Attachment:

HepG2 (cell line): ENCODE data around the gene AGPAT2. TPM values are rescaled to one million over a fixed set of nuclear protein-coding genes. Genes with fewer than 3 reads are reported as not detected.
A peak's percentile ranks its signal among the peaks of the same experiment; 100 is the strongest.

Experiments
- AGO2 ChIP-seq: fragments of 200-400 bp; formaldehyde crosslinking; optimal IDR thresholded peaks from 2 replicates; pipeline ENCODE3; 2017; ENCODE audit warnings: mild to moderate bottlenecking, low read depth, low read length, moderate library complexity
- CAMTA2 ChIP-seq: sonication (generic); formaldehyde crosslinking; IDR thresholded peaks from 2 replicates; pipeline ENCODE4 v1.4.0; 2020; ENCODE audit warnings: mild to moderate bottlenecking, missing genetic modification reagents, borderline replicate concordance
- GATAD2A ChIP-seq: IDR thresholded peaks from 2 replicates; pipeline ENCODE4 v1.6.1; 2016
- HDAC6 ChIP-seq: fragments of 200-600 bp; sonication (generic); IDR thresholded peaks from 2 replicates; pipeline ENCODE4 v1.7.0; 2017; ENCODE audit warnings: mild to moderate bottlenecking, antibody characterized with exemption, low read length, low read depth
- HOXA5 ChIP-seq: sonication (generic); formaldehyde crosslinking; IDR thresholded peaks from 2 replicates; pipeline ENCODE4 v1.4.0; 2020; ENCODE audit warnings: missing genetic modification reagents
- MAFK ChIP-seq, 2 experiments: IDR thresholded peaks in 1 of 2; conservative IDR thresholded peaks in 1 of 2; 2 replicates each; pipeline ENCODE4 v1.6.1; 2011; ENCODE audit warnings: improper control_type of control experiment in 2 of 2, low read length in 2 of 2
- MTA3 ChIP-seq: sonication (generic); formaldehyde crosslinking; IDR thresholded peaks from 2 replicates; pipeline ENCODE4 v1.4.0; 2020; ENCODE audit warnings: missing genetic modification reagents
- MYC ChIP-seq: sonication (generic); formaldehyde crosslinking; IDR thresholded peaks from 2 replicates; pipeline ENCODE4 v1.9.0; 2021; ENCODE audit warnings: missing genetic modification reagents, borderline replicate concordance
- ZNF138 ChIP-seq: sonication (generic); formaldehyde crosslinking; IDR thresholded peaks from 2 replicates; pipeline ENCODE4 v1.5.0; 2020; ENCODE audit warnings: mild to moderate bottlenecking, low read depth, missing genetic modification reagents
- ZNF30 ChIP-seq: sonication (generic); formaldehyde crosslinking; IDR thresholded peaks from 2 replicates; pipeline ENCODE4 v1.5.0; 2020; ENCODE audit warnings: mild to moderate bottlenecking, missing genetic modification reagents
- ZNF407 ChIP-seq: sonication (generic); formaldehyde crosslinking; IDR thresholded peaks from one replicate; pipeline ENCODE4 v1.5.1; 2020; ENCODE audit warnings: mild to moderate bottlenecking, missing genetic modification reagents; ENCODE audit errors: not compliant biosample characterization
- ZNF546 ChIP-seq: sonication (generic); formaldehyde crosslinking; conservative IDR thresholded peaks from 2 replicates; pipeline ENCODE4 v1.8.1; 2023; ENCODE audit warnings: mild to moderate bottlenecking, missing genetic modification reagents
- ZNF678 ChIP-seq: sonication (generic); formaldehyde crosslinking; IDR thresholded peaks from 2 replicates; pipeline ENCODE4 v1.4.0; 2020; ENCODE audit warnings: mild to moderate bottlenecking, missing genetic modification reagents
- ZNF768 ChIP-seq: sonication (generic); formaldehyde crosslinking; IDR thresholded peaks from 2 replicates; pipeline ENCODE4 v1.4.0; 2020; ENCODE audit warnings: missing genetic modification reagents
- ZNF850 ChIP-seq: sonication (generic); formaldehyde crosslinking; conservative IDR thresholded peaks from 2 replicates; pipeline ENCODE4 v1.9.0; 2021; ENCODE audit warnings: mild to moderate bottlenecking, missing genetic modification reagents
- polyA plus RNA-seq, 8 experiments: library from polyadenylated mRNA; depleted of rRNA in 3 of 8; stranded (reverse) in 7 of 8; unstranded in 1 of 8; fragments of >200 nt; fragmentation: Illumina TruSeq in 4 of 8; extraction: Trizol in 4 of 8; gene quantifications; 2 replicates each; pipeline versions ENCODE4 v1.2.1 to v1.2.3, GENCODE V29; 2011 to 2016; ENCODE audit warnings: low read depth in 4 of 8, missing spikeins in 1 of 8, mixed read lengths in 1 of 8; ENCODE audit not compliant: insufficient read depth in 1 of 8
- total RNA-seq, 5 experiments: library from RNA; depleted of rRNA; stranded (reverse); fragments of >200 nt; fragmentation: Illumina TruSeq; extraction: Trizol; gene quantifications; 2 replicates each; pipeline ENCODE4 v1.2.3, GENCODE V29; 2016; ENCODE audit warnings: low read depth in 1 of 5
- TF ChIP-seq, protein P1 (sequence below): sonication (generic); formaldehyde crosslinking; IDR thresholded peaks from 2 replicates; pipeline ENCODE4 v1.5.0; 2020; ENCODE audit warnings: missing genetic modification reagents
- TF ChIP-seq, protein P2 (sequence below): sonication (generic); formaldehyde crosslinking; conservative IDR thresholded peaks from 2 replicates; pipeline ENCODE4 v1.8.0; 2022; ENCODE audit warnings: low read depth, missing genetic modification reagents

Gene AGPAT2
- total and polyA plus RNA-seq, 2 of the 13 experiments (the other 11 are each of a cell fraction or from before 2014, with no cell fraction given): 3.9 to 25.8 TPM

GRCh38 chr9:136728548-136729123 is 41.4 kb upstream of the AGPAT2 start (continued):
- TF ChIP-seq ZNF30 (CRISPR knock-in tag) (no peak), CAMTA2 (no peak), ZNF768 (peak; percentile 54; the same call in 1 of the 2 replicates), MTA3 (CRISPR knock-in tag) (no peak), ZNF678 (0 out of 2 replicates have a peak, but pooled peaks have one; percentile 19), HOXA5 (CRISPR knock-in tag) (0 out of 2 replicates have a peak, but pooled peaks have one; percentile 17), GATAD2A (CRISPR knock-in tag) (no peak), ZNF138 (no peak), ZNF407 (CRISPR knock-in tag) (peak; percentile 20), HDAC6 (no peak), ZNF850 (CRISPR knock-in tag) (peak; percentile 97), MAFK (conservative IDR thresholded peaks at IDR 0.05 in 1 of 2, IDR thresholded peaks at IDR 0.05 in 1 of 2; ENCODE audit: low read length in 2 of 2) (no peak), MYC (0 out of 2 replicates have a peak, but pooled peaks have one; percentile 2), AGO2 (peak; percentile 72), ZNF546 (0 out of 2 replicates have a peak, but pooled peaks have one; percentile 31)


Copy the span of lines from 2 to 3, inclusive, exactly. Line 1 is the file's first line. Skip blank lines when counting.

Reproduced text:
A peak's percentile ranks its signal among the peaks of the same experiment; 100 is the strongest.

Experiments